We previously reported the news of Scott Morrill and Adam Stroul of Cervantes’ Masterpiece Ballroom joining the talent buying team of AEG Presents Rocky Mountains, a move that brings the two mega companies together while keeping Cervantes an independent entity (get caught up here). For the majority of consumers who attend shows at various venues around the city, the nuts and bolts of this kind of deal isn’t immediately clear. After all, AEG and Cervantes have collaborated on shows in the past, bringing artists to Red Rocks, Fiddler’s Green, 1stBank Center and a handful of others.
Now, with Scott Morrill and Adam Stroul officially joining the talent buying team at AEG, these partnerships are official and will open the doors for more shows, bigger artists and the elimination of competition between the two agencies. Cervantes’ Masterpiece will remain an independently run venue, continuing to book artists relative its consumers, while Morrill and Stroul will book shows at all AEG venues.
We caught up with the talent buyers to dig a bit into the merger and find out what it means exactly for the Colorado music scene.
303 Magazine: The collaborative relationship between AEG and Cervantes isn’t an entirely new model, as the entities already work together often. What exactly does this merger mean?
Scott Morill: Well, just in the past couple years we have been doing a few shows together as co-productions but this deal will allow Adam and myself to talent buy in all the AEG venues including Ogden, Bluebird, Gothic, 1stBank Center, Fiddler’s Green, Red Rocks and beyond while keeping Cervantes an independently owned venue.
Adam Stroul: Yes, we have done a handful of shows together at Red Rocks and Ogden, etc, as Scott said. We eliminate the aspect of competition and get to book shows at all AEG venues, Red Rocks and others.
303: What does this expansion mean for the market of shows coming through Denver?
SM: Now we will be able to decide what band is most appropriate for each venue as they grow in the Denver music scene. Each room has its own identity and certain genres tend to do better in each particular venue so we will be very cognizant of that to help the bands ability to grow efficiently in the market.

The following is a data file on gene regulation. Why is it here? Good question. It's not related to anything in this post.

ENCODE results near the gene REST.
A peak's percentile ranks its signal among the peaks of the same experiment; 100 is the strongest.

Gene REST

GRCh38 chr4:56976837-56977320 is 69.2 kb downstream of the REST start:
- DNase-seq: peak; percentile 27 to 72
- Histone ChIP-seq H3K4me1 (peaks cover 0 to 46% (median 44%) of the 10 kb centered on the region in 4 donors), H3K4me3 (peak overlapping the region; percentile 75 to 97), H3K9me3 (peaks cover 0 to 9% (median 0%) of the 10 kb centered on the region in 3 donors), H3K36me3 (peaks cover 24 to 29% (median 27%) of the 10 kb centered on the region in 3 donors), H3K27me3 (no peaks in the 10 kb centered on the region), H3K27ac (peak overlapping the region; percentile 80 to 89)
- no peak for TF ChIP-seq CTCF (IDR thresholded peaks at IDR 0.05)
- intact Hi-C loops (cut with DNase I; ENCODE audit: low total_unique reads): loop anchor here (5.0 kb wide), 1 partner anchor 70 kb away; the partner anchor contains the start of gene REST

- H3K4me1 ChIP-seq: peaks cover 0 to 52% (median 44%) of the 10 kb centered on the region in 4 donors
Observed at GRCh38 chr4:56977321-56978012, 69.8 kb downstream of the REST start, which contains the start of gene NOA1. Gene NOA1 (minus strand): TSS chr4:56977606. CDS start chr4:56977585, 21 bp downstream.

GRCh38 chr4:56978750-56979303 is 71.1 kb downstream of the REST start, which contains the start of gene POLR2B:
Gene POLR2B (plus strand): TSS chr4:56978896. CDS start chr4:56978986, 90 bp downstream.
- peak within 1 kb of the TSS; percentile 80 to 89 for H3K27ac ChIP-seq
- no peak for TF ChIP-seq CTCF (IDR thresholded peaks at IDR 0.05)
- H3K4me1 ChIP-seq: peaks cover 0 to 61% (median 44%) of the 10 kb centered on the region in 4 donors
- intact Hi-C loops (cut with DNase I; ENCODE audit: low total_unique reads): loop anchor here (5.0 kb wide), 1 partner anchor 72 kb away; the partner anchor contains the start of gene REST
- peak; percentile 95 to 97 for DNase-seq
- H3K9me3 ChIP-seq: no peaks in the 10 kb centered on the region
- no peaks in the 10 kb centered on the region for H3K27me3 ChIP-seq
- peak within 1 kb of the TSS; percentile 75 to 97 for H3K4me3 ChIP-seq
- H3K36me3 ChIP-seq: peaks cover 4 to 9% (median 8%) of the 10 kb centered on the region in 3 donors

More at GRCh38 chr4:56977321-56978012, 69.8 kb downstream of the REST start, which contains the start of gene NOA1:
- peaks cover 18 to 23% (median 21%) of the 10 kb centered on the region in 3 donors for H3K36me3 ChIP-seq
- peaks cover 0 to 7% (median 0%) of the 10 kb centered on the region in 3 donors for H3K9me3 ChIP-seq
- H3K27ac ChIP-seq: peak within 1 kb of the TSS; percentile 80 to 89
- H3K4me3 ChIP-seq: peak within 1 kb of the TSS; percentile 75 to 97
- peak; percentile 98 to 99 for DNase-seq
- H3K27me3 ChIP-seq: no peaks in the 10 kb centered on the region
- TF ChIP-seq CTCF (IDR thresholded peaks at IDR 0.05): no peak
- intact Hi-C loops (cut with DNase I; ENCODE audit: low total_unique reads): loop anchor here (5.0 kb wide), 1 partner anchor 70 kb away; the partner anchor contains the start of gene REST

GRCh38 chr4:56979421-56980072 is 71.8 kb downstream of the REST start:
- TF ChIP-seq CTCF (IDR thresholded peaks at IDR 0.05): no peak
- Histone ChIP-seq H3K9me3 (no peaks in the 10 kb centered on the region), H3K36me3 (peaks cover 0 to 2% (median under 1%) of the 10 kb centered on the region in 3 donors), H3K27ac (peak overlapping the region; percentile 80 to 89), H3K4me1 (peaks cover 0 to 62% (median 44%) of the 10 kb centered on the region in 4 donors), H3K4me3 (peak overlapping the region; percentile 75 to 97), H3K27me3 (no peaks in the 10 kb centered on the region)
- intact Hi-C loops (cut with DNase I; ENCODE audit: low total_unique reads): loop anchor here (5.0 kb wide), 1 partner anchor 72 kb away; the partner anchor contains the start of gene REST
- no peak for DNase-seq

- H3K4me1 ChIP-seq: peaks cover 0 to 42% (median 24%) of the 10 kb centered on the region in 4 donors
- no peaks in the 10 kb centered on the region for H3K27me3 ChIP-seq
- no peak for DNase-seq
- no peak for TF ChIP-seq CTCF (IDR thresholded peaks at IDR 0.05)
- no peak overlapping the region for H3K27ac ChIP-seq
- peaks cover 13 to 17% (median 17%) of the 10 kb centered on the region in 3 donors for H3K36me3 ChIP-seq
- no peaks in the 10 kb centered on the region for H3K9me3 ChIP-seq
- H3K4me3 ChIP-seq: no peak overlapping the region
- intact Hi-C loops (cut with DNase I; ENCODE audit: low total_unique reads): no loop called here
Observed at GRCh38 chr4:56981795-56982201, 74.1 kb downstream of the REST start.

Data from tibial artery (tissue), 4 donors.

303: Cervantes and The Aggie are staying independent. Adam, will you continue to book shows at both venues as well as for AEG? And does this mean AEG might present shows at either of those venues?
SM: Yes that is what is so great about this deal is that we get to continue to book shows at both Cervantes’ and the Aggie as independent promoters while having access to AEG’s larger venues to put bands into when they are ready.
AS: Yup, we’ll continue to book our rooms as well as AEG rooms, Red Rocks, etc. The other buyers at AEG are welcome to do whatever they’d like to do at Cervantes and the Aggie.
303: For the average person who isn’t immersed in nightlife, explain how this collaboration works in the interest of a standard concert-goer.
SM: There won’t be a noticeable change for the standard concert-goer that I can tell except hopefully Adam and I will be able to make some creative shows happen for the fans!
303: How does this change for Cervantes, or does it change anything at all?
SM: Cervantes’ is a great building room because the fans love going there and we have regular customers who come regardless of who is playing. We will now get even more up and coming bands who we are trying to build that may have previously gone to different rooms. Cervantes’ will also get the chance to have some more underplays where we could have a band that is about a play a big venue like Red Rocks do an intimate show at Cervantes for a special experience for their fans.
303: There’s always this talk of a “pipeline” in the city. For example, Curren$y does multiple shows at Cervantes to massive crowds who have come to know him in that particular room. Does this merger mean artists like Curren$y will have the opportunity to play venues like The Ogden without the ‘politics’ of competing with another talent buyer who doesn’t’ have a history with the artist?
AS: I’d say yes. You now have the opportunity for your artists to play bigger rooms and hold onto the history as you grow them to the top.
303: Does this “merger,” so to speak, also mean there are opportunities for smaller bands to play the Cervantes Ballroom circuit (Fort Collins and Colorado Springs as well), build a fan base and then play bigger rooms like The Ogden?
SM: Yes that is exactly the goal. We want to find the next Red Rocks headliner before anyone knows who they are and grow them from the smaller rooms like The Bluebird, Globe Hall, The Other Side and Cervantes’ Masterpiece into the bigger venues and build a plan for them to grow their fan base as big as possible and sustain that fan base.